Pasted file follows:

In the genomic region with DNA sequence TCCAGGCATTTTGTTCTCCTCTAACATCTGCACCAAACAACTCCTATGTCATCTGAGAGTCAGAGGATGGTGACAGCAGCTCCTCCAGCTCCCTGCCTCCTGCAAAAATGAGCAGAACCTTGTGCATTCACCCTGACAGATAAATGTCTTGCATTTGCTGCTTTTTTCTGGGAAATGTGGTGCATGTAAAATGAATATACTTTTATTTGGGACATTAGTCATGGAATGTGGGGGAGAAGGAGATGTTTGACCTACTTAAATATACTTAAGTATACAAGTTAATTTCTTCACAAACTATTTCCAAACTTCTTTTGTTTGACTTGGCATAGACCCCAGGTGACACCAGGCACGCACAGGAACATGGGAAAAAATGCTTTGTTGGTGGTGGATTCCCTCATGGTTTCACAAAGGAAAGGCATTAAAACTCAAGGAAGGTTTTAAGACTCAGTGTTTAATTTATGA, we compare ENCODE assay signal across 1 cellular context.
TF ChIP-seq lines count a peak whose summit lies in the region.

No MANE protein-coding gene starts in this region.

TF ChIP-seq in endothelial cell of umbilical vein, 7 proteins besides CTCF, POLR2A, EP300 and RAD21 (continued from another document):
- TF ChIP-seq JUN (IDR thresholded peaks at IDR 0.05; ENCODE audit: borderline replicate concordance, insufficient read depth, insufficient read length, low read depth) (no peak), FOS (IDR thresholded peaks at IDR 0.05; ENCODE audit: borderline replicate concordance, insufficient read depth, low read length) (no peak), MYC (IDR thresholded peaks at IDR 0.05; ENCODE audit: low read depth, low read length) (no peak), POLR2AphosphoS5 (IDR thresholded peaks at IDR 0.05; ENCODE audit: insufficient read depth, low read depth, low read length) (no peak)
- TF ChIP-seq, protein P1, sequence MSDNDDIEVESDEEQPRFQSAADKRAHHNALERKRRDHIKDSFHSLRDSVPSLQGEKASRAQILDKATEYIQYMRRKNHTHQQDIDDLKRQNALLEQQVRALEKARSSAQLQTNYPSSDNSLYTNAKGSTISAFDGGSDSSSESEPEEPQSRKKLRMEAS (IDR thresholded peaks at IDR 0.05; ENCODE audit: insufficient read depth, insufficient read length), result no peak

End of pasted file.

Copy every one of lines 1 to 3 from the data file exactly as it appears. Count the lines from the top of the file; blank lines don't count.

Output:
In the genomic region with DNA sequence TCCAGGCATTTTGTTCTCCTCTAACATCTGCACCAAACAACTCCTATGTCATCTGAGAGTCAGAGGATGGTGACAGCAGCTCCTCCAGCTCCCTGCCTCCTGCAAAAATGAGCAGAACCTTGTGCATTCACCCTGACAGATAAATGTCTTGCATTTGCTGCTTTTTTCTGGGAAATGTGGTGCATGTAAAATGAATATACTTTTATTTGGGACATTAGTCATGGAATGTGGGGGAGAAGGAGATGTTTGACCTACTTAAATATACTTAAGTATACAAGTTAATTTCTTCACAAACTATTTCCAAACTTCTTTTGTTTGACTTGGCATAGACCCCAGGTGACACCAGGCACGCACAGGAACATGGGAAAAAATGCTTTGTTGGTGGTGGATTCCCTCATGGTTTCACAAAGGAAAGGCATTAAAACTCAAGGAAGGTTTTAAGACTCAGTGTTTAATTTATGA, we compare ENCODE assay signal across 1 cellular context.
TF ChIP-seq lines count a peak whose summit lies in the region.

No MANE protein-coding gene starts in this region.